Scoop had been struggling to walk at one point as she got older so I found some tablets that said they might help dog hip pain and it seemed to aid her walking more. Scoop’s eyes had been going in the last couple of years. She’d developed cataracts and glaucoma. In May I took her to a specialist in Charlotte to see what could be done to improve her sight. I was planning to get her eye surgery after I got home from a work assignment I’m on. It was going to cost me a bundle, but she seemed healthy by all accounts and her vet thought she could live another four or five years. Even now as I sit here overlooking the mountains that surround Las Vegas, I smile at the thought of riding back from Charlotte and feeding Scoop french fries.
This morning at 7am Vegas time, my wife called me to tell me that Scoop was dying. Our vet, a man I would trust to care for my kids, said my dog’s liver was shutting down. Scoop probably wouldn’t live another few days, let alone until I got home from my work trip in a week and hald. Measures could be taken to keep her alive for a couple of days, but it would just be prolonging my dog’s suffering. This afternoon, the man who has kept my dog healthy and alive for the past 12 years put Scoop to sleep.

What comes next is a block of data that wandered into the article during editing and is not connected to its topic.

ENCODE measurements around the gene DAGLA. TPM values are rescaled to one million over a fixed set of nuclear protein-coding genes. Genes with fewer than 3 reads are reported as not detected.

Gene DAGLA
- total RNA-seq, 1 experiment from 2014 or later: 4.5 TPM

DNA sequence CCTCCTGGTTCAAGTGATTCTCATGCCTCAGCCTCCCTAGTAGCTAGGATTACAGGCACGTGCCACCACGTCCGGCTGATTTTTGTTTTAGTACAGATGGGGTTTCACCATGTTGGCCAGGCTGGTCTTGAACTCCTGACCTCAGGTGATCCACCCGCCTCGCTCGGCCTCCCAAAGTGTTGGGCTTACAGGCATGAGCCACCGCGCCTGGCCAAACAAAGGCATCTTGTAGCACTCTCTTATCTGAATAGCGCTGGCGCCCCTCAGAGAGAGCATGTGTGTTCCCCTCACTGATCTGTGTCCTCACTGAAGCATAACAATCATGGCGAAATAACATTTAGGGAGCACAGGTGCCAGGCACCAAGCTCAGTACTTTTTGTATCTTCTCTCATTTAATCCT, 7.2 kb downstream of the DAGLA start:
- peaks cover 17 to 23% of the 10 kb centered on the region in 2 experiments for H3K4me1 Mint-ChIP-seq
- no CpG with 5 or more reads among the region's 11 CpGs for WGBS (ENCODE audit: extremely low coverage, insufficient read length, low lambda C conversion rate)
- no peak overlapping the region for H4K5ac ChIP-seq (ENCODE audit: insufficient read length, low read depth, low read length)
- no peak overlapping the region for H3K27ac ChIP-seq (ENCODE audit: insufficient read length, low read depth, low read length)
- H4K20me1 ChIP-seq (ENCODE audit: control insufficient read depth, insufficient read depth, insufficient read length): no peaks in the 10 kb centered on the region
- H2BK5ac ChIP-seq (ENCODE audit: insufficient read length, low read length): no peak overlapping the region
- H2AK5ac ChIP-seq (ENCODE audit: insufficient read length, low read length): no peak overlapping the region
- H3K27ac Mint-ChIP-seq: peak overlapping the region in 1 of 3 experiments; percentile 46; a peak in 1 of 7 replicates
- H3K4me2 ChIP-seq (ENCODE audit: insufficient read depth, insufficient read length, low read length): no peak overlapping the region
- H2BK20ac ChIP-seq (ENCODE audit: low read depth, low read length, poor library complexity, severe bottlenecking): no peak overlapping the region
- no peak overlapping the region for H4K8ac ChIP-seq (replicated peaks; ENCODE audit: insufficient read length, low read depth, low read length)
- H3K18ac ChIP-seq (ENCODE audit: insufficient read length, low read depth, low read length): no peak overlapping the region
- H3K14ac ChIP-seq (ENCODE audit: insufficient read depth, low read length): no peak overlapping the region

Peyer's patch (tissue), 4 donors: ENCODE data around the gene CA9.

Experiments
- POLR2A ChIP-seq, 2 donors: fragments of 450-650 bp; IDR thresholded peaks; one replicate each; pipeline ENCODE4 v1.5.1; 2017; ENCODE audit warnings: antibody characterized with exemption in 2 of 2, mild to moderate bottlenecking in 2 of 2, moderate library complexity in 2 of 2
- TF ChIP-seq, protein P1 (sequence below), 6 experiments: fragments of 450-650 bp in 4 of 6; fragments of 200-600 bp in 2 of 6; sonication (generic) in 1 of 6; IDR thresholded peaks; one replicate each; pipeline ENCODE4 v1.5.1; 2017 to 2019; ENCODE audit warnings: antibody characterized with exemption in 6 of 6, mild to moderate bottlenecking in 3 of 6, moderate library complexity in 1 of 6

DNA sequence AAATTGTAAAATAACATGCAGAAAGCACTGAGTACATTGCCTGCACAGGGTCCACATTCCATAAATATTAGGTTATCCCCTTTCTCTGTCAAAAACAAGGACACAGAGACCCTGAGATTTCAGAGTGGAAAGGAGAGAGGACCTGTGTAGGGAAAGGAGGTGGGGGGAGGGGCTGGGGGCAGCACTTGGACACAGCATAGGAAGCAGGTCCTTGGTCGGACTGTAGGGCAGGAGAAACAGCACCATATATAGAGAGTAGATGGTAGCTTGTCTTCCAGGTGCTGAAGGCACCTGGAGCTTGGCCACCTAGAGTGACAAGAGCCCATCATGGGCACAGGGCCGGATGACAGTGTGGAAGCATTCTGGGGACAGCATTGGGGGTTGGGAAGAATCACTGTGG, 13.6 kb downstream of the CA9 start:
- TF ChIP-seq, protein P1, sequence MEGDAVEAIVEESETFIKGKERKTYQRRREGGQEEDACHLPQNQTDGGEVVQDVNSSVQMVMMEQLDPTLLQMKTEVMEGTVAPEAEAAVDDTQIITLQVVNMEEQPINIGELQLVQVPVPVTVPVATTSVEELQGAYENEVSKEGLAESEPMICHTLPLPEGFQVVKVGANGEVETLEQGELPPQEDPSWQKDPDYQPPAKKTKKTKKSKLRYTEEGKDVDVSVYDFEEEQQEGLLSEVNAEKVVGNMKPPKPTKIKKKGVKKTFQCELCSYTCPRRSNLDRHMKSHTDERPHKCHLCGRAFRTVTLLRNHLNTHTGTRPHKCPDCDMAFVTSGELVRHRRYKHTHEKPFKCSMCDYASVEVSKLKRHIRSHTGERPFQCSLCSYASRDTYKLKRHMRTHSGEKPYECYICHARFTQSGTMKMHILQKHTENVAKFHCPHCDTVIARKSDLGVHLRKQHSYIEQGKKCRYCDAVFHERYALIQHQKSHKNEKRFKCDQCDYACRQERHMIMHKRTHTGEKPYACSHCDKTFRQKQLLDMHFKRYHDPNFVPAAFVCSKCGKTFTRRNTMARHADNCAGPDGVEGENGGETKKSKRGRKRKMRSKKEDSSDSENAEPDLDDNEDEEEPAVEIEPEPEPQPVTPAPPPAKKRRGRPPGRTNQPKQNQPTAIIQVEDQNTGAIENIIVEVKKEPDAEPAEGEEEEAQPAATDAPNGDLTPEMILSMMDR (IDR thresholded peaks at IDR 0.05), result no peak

My heart is broken for my oldest son, a boy who hasn’t known life without Scoop in it. My heart is broken for my wife who had to see this happen and was forced to deal with the problem alone, as Scoop is just as much part of her life as mine. My heart is broken for my little dog who won’t be there to greet me when I come home as she has through most of my adult life. And I’m not ashamed to admit, despite the fact it’s just a dog, despite the fact I’ve learned about what it’s like to lose human friends and family, despite the fact this was the inevitable outcome of pet ownership, I’m sad for me, because Scoop made me a happier person.